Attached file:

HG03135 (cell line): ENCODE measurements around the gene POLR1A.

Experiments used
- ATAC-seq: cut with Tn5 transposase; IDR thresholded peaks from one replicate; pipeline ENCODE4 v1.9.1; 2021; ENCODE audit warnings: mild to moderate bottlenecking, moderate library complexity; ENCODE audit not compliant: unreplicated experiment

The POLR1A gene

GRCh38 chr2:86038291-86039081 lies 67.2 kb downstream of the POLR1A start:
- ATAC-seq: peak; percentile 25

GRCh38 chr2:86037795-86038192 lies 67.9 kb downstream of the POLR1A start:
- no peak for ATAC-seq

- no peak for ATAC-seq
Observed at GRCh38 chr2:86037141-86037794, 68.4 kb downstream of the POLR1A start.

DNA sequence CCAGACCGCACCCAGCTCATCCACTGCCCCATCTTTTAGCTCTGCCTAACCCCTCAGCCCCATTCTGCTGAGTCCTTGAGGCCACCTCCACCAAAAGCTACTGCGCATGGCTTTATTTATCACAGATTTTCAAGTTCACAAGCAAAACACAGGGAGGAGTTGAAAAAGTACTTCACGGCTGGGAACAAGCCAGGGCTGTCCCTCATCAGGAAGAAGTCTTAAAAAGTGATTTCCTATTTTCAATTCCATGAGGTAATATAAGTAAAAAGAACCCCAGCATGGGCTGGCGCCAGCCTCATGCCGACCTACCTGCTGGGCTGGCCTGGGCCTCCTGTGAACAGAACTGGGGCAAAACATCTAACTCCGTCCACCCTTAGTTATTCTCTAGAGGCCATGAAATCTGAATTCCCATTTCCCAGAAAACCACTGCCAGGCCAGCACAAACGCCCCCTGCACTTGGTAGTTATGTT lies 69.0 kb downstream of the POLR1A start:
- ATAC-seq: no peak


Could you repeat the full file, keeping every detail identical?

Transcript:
HG03135 (cell line): ENCODE measurements around the gene POLR1A.

Experiments used
- ATAC-seq: cut with Tn5 transposase; IDR thresholded peaks from one replicate; pipeline ENCODE4 v1.9.1; 2021; ENCODE audit warnings: mild to moderate bottlenecking, moderate library complexity; ENCODE audit not compliant: unreplicated experiment

The POLR1A gene

GRCh38 chr2:86038291-86039081 lies 67.2 kb downstream of the POLR1A start:
- ATAC-seq: peak; percentile 25

GRCh38 chr2:86037795-86038192 lies 67.9 kb downstream of the POLR1A start:
- no peak for ATAC-seq

- no peak for ATAC-seq
Observed at GRCh38 chr2:86037141-86037794, 68.4 kb downstream of the POLR1A start.

DNA sequence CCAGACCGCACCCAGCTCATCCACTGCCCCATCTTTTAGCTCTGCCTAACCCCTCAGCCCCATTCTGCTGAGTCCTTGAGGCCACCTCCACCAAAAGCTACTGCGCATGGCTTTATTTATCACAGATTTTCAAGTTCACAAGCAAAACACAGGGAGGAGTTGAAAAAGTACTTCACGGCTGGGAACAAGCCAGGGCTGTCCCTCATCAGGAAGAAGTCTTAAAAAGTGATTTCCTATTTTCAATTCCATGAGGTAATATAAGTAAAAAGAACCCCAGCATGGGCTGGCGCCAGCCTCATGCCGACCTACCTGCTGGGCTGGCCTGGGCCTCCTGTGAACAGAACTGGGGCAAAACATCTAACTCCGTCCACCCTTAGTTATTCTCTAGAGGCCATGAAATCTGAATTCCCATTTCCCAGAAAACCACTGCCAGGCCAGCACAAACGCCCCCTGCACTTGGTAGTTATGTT lies 69.0 kb downstream of the POLR1A start:
- ATAC-seq: no peak